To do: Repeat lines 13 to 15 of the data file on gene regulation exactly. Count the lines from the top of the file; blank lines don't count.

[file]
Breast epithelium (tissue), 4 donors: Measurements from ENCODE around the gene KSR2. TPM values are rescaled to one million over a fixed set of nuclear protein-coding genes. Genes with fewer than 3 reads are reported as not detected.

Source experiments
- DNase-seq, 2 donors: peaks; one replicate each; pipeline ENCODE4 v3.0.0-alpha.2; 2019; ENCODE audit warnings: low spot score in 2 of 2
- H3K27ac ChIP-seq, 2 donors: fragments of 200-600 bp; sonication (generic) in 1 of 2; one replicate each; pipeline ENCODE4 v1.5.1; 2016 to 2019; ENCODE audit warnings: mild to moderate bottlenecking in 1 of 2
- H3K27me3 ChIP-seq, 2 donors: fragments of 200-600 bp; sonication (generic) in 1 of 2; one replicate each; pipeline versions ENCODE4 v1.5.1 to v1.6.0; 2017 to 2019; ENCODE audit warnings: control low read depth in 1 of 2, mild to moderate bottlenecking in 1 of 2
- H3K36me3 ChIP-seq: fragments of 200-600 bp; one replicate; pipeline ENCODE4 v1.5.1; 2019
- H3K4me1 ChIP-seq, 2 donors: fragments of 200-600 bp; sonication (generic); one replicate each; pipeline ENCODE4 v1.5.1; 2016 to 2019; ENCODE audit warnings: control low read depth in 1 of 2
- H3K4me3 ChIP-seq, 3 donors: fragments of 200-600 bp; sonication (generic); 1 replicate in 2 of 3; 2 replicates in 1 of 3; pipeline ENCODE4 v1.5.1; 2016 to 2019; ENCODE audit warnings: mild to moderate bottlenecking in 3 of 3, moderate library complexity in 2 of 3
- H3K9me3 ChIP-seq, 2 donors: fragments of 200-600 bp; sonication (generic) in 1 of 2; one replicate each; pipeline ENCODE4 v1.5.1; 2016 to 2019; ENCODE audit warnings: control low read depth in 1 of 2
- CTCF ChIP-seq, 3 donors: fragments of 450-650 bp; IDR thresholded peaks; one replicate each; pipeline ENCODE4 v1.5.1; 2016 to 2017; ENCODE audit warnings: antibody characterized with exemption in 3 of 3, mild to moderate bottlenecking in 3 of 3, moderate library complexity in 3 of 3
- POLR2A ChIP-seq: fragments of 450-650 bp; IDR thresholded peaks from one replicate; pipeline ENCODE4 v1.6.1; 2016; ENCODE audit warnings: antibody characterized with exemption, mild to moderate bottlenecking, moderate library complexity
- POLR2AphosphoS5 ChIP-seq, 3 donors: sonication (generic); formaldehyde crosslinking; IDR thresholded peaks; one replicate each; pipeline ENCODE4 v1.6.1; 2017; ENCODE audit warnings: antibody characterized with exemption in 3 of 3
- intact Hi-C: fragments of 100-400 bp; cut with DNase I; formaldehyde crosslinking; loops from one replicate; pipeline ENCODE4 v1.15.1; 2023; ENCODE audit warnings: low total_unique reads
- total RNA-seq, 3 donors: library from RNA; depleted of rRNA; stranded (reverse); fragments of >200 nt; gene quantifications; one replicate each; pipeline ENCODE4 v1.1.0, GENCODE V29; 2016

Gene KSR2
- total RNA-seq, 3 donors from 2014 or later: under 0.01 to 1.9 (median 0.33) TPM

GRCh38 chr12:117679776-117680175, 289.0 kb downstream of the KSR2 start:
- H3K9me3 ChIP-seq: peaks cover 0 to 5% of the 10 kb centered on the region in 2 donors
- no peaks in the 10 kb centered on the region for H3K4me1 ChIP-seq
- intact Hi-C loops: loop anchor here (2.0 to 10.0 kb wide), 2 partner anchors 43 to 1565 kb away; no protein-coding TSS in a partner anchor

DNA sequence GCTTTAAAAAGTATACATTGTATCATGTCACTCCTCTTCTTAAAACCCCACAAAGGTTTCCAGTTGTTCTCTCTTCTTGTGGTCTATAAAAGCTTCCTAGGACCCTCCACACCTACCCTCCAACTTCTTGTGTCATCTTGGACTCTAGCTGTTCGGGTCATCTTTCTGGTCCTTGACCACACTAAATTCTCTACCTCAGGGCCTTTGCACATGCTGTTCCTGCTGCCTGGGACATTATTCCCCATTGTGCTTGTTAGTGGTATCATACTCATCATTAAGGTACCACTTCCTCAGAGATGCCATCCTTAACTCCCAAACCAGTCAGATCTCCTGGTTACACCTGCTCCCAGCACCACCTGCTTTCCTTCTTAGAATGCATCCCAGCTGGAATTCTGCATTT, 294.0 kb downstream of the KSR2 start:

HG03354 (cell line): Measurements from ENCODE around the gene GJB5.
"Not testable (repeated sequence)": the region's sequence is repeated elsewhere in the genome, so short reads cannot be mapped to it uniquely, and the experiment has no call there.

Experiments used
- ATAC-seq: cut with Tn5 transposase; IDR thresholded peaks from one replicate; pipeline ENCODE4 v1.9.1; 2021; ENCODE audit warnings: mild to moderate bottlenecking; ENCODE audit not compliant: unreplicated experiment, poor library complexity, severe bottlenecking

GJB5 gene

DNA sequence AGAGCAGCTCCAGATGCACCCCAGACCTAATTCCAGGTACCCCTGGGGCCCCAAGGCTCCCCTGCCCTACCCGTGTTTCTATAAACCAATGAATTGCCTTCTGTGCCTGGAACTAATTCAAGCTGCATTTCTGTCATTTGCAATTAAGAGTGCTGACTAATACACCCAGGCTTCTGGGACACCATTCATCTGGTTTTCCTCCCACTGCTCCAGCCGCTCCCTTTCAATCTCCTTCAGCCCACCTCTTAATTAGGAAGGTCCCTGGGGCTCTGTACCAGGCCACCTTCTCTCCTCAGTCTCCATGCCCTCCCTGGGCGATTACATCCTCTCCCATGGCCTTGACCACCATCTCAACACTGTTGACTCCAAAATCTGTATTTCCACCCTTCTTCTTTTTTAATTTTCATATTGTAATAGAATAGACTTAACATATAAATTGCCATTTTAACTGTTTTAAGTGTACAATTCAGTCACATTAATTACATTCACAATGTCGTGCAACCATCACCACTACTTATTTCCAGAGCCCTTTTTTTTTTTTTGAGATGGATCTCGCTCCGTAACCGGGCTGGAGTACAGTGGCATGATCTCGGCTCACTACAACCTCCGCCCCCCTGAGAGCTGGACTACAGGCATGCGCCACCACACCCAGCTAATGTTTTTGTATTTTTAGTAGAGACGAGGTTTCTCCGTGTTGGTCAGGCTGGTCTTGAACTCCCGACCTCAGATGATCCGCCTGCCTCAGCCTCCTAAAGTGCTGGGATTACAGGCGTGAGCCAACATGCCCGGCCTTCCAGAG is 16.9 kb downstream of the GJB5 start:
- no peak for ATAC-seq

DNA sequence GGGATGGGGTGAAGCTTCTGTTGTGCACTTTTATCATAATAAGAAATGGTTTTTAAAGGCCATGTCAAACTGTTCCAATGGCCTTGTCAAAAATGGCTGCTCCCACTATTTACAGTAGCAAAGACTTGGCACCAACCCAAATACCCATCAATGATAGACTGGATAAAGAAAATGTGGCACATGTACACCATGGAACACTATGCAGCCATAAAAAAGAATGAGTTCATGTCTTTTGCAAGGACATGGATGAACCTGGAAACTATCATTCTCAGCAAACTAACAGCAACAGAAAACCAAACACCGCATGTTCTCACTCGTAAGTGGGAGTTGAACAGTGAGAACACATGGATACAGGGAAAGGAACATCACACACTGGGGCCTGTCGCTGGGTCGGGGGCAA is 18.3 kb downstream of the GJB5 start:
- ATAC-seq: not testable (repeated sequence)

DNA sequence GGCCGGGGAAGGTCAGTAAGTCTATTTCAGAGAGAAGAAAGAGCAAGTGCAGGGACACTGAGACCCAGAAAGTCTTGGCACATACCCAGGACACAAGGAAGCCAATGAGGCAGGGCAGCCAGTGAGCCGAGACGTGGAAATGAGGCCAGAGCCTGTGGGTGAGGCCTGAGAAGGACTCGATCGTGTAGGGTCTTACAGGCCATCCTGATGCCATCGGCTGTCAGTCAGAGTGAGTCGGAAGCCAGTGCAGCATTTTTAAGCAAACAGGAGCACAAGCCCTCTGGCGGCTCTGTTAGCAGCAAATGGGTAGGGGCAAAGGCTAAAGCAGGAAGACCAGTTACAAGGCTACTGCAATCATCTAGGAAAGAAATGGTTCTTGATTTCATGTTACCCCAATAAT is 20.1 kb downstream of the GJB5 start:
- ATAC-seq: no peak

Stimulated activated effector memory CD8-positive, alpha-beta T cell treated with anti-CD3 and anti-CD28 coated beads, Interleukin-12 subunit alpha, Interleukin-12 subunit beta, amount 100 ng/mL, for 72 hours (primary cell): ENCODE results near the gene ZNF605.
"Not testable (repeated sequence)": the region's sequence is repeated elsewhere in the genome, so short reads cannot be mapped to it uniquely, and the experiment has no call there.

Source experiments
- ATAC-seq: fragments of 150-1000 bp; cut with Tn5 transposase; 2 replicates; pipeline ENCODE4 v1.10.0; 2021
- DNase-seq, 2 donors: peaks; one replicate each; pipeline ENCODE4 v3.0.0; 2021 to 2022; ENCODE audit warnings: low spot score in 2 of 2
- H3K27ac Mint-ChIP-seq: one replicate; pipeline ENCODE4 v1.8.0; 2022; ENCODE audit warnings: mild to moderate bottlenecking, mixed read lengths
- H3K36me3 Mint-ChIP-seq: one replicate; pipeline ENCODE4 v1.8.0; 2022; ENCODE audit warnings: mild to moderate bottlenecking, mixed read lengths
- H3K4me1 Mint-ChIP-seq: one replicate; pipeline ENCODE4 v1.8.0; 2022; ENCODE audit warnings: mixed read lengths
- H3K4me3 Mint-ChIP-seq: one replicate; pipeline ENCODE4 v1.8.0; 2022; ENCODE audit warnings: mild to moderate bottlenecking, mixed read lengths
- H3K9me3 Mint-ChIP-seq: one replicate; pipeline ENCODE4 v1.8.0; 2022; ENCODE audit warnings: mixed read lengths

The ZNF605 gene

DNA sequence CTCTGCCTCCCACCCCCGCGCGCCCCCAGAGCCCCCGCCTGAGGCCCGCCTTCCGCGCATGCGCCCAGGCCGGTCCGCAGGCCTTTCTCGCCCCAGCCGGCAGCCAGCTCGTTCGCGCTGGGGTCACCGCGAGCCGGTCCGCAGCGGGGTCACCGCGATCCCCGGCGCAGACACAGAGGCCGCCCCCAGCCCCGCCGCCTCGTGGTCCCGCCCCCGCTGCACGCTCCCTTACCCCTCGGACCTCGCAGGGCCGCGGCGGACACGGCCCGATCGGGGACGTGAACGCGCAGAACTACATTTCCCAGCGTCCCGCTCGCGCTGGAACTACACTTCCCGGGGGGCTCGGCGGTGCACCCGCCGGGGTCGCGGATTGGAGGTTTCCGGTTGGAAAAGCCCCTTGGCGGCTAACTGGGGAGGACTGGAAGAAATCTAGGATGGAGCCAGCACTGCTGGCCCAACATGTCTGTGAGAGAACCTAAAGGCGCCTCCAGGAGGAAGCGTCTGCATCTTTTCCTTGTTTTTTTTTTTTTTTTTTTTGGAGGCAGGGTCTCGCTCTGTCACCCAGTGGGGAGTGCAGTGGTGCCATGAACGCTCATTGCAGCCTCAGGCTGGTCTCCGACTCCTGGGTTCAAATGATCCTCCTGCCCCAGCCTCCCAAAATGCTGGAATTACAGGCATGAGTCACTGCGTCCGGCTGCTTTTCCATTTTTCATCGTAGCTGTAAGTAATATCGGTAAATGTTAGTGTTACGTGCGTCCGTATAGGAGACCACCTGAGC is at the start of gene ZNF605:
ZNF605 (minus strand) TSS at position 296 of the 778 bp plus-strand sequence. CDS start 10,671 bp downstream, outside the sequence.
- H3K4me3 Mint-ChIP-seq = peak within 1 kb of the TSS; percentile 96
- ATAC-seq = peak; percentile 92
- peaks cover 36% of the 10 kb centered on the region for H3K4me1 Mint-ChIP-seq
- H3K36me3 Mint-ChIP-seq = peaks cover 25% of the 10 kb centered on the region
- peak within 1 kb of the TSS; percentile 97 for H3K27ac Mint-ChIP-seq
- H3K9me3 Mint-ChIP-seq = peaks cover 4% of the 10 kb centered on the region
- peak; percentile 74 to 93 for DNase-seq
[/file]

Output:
- intact Hi-C: fragments of 100-400 bp; cut with DNase I; formaldehyde crosslinking; loops from one replicate; pipeline ENCODE4 v1.15.1; 2023; ENCODE audit warnings: low total_unique reads
- total RNA-seq, 3 donors: library from RNA; depleted of rRNA; stranded (reverse); fragments of >200 nt; gene quantifications; one replicate each; pipeline ENCODE4 v1.1.0, GENCODE V29; 2016

Gene KSR2